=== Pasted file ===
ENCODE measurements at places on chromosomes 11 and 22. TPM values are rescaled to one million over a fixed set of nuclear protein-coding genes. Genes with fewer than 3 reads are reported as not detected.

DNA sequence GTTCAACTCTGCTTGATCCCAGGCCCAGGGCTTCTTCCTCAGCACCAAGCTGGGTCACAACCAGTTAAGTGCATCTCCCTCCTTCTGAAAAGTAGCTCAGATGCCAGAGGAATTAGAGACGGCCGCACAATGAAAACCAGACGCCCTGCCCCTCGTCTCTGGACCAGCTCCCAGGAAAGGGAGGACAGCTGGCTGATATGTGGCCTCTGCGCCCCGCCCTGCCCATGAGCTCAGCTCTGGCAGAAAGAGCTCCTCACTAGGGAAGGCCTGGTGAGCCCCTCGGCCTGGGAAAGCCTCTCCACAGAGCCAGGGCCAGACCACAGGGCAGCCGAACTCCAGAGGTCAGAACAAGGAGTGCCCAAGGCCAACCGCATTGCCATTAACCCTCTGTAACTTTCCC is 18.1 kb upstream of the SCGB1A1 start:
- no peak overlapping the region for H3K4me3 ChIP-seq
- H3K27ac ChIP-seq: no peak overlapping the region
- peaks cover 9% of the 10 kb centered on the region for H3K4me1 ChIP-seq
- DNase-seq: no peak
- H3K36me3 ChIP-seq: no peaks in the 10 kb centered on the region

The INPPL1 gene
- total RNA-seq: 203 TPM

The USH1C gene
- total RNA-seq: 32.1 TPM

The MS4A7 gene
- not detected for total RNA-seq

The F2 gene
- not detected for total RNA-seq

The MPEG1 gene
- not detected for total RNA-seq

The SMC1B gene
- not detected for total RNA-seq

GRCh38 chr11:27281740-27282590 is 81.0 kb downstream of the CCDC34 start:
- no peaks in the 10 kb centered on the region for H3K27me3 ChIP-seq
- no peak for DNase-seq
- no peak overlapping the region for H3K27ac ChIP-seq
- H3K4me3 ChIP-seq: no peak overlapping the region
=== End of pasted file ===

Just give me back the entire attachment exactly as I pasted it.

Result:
ENCODE measurements at places on chromosomes 11 and 22. TPM values are rescaled to one million over a fixed set of nuclear protein-coding genes. Genes with fewer than 3 reads are reported as not detected.

DNA sequence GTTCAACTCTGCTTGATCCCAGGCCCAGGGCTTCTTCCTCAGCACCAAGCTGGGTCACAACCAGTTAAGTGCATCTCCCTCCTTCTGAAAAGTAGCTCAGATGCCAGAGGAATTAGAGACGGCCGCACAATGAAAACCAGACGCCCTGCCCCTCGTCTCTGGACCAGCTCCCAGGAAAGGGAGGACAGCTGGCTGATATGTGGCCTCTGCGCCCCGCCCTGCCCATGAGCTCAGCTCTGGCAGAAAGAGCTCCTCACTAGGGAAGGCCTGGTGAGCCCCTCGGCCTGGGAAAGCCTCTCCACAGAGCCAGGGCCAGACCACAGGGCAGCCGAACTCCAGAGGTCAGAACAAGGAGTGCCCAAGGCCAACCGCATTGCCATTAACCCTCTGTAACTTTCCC is 18.1 kb upstream of the SCGB1A1 start:
- no peak overlapping the region for H3K4me3 ChIP-seq
- H3K27ac ChIP-seq: no peak overlapping the region
- peaks cover 9% of the 10 kb centered on the region for H3K4me1 ChIP-seq
- DNase-seq: no peak
- H3K36me3 ChIP-seq: no peaks in the 10 kb centered on the region

The INPPL1 gene
- total RNA-seq: 203 TPM

The USH1C gene
- total RNA-seq: 32.1 TPM

The MS4A7 gene
- not detected for total RNA-seq

The F2 gene
- not detected for total RNA-seq

The MPEG1 gene
- not detected for total RNA-seq

The SMC1B gene
- not detected for total RNA-seq

GRCh38 chr11:27281740-27282590 is 81.0 kb downstream of the CCDC34 start:
- no peaks in the 10 kb centered on the region for H3K27me3 ChIP-seq
- no peak for DNase-seq
- no peak overlapping the region for H3K27ac ChIP-seq
- H3K4me3 ChIP-seq: no peak overlapping the region